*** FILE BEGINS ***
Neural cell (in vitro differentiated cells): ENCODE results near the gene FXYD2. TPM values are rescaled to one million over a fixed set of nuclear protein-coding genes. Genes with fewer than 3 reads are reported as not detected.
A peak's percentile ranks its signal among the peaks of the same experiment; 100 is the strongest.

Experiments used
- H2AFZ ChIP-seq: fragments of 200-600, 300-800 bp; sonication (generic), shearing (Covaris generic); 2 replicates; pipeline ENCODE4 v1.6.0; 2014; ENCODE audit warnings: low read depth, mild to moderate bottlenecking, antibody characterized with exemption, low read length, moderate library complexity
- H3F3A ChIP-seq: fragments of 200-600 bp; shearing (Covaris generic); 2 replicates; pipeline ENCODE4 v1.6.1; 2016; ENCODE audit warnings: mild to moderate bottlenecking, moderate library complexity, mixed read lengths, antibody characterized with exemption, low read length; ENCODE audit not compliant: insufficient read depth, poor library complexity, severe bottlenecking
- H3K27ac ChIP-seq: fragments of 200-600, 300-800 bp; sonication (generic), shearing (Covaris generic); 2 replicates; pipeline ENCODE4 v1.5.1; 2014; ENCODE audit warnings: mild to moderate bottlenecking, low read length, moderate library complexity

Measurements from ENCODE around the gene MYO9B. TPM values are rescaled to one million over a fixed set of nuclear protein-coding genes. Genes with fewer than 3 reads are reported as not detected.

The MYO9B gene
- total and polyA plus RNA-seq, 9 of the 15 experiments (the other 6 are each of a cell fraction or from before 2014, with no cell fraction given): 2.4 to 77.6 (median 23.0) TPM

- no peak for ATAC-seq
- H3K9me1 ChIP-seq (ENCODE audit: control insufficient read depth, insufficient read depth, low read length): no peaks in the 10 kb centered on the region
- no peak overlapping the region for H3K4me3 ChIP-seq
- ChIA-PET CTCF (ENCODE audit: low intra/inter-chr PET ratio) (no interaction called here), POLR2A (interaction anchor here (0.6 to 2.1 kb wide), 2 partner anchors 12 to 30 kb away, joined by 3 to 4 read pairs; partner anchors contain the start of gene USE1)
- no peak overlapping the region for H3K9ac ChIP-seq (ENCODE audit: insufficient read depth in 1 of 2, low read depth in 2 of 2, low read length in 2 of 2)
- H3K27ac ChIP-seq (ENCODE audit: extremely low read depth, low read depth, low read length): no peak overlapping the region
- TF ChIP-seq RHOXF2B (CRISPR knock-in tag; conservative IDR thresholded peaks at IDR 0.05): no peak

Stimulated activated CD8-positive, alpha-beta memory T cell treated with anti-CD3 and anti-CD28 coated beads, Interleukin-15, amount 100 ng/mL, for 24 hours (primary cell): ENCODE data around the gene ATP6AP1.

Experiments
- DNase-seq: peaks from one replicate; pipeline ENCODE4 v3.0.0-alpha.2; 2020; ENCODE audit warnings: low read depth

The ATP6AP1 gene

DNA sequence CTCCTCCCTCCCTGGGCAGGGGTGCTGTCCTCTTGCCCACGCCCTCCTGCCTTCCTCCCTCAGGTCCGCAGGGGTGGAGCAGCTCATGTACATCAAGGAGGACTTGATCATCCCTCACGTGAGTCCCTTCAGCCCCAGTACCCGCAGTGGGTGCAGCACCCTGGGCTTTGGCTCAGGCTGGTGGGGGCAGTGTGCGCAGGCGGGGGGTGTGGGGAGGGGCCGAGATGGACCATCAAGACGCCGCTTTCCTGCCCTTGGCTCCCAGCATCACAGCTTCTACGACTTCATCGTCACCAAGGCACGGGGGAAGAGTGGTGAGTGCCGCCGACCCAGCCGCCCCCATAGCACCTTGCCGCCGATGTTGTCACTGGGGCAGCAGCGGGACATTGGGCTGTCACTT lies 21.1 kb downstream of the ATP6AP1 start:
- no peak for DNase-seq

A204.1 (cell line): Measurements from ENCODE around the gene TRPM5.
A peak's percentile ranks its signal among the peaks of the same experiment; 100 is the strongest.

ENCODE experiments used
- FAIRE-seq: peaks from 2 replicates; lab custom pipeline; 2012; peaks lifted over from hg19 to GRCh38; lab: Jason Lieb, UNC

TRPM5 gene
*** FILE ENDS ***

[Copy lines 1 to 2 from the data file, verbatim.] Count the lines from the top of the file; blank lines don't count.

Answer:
Neural cell (in vitro differentiated cells): ENCODE results near the gene FXYD2. TPM values are rescaled to one million over a fixed set of nuclear protein-coding genes. Genes with fewer than 3 reads are reported as not detected.
A peak's percentile ranks its signal among the peaks of the same experiment; 100 is the strongest.